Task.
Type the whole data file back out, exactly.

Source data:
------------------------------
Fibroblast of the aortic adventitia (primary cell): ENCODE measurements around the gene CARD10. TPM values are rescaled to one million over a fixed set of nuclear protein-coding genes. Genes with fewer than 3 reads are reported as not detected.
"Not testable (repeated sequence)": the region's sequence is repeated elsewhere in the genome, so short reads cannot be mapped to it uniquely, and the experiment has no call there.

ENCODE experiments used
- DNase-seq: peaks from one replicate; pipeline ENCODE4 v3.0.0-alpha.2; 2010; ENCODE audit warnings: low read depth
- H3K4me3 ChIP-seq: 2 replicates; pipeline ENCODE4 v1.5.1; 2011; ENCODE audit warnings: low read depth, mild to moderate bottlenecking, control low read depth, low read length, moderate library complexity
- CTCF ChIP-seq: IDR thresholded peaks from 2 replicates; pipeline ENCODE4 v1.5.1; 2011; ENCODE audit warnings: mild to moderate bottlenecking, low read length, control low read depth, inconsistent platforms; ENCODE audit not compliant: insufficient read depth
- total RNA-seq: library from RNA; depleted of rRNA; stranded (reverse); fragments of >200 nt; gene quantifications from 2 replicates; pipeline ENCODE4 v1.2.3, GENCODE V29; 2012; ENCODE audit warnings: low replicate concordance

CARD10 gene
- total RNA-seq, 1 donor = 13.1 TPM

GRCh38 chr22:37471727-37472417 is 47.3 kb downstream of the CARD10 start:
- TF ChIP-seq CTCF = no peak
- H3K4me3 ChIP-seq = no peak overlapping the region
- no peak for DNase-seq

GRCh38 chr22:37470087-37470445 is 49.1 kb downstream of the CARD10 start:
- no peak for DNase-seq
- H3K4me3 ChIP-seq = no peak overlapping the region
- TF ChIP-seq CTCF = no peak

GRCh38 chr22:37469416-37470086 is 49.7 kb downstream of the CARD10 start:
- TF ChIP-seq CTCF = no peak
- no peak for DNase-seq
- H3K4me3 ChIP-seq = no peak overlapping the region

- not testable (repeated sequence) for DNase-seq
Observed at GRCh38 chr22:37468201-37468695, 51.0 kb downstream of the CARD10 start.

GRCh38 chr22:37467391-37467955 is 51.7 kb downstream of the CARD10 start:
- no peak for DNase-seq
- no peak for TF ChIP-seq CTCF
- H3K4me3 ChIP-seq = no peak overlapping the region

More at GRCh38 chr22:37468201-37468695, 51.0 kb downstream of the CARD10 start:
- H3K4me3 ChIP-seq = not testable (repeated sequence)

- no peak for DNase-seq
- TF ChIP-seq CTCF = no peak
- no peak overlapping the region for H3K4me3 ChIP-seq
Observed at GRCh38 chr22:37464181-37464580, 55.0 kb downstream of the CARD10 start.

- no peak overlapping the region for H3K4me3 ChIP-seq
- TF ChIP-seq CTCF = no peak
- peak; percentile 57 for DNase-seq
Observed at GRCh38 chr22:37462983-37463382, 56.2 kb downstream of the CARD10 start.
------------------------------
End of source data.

Fibroblast of the aortic adventitia (primary cell): ENCODE measurements around the gene CARD10. TPM values are rescaled to one million over a fixed set of nuclear protein-coding genes. Genes with fewer than 3 reads are reported as not detected.
"Not testable (repeated sequence)": the region's sequence is repeated elsewhere in the genome, so short reads cannot be mapped to it uniquely, and the experiment has no call there.

ENCODE experiments used
- DNase-seq: peaks from one replicate; pipeline ENCODE4 v3.0.0-alpha.2; 2010; ENCODE audit warnings: low read depth
- H3K4me3 ChIP-seq: 2 replicates; pipeline ENCODE4 v1.5.1; 2011; ENCODE audit warnings: low read depth, mild to moderate bottlenecking, control low read depth, low read length, moderate library complexity
- CTCF ChIP-seq: IDR thresholded peaks from 2 replicates; pipeline ENCODE4 v1.5.1; 2011; ENCODE audit warnings: mild to moderate bottlenecking, low read length, control low read depth, inconsistent platforms; ENCODE audit not compliant: insufficient read depth
- total RNA-seq: library from RNA; depleted of rRNA; stranded (reverse); fragments of >200 nt; gene quantifications from 2 replicates; pipeline ENCODE4 v1.2.3, GENCODE V29; 2012; ENCODE audit warnings: low replicate concordance

CARD10 gene
- total RNA-seq, 1 donor = 13.1 TPM

GRCh38 chr22:37471727-37472417 is 47.3 kb downstream of the CARD10 start:
- TF ChIP-seq CTCF = no peak
- H3K4me3 ChIP-seq = no peak overlapping the region
- no peak for DNase-seq

GRCh38 chr22:37470087-37470445 is 49.1 kb downstream of the CARD10 start:
- no peak for DNase-seq
- H3K4me3 ChIP-seq = no peak overlapping the region
- TF ChIP-seq CTCF = no peak

GRCh38 chr22:37469416-37470086 is 49.7 kb downstream of the CARD10 start:
- TF ChIP-seq CTCF = no peak
- no peak for DNase-seq
- H3K4me3 ChIP-seq = no peak overlapping the region

- not testable (repeated sequence) for DNase-seq
Observed at GRCh38 chr22:37468201-37468695, 51.0 kb downstream of the CARD10 start.

GRCh38 chr22:37467391-37467955 is 51.7 kb downstream of the CARD10 start:
- no peak for DNase-seq
- no peak for TF ChIP-seq CTCF
- H3K4me3 ChIP-seq = no peak overlapping the region

More at GRCh38 chr22:37468201-37468695, 51.0 kb downstream of the CARD10 start:
- H3K4me3 ChIP-seq = not testable (repeated sequence)

- no peak for DNase-seq
- TF ChIP-seq CTCF = no peak
- no peak overlapping the region for H3K4me3 ChIP-seq
Observed at GRCh38 chr22:37464181-37464580, 55.0 kb downstream of the CARD10 start.

- no peak overlapping the region for H3K4me3 ChIP-seq
- TF ChIP-seq CTCF = no peak
- peak; percentile 57 for DNase-seq
Observed at GRCh38 chr22:37462983-37463382, 56.2 kb downstream of the CARD10 start.